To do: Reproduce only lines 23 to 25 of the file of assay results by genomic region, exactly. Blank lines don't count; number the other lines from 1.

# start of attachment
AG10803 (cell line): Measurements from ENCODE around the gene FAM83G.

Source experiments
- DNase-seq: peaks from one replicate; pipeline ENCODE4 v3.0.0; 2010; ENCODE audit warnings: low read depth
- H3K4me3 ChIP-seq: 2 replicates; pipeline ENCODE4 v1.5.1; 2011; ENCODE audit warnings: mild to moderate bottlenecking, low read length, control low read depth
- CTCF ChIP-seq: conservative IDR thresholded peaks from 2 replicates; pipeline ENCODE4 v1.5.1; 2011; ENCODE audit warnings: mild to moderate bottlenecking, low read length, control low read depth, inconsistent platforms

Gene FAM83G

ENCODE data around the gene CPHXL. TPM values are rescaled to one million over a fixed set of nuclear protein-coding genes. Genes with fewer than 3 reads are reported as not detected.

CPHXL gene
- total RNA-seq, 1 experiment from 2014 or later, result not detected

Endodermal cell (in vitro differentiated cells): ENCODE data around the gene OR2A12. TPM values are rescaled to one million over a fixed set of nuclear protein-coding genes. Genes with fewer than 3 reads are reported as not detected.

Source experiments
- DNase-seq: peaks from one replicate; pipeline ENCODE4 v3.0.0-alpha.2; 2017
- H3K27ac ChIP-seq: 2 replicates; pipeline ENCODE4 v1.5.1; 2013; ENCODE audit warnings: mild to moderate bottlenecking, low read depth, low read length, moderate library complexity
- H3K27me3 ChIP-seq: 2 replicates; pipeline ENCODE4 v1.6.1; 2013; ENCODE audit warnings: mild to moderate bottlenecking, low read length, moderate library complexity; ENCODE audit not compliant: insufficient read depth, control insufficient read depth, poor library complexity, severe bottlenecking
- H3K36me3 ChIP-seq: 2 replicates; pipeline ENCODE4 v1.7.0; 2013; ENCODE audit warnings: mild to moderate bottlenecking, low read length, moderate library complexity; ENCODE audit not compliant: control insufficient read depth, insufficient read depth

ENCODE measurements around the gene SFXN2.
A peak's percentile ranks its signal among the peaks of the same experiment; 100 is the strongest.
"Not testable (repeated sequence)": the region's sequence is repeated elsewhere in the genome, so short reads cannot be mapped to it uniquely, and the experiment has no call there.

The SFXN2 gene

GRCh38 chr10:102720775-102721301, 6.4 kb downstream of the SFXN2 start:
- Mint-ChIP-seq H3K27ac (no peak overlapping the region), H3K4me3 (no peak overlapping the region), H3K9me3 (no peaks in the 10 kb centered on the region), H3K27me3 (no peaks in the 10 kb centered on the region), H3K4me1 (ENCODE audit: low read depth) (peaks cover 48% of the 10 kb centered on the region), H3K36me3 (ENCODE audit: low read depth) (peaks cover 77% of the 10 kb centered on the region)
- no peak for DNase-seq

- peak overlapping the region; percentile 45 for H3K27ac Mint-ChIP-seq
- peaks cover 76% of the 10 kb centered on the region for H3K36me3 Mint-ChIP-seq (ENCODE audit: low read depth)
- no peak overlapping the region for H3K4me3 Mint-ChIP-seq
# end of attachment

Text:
- peak overlapping the region; percentile 45 for H3K27ac Mint-ChIP-seq
- peaks cover 76% of the 10 kb centered on the region for H3K36me3 Mint-ChIP-seq (ENCODE audit: low read depth)
- no peak overlapping the region for H3K4me3 Mint-ChIP-seq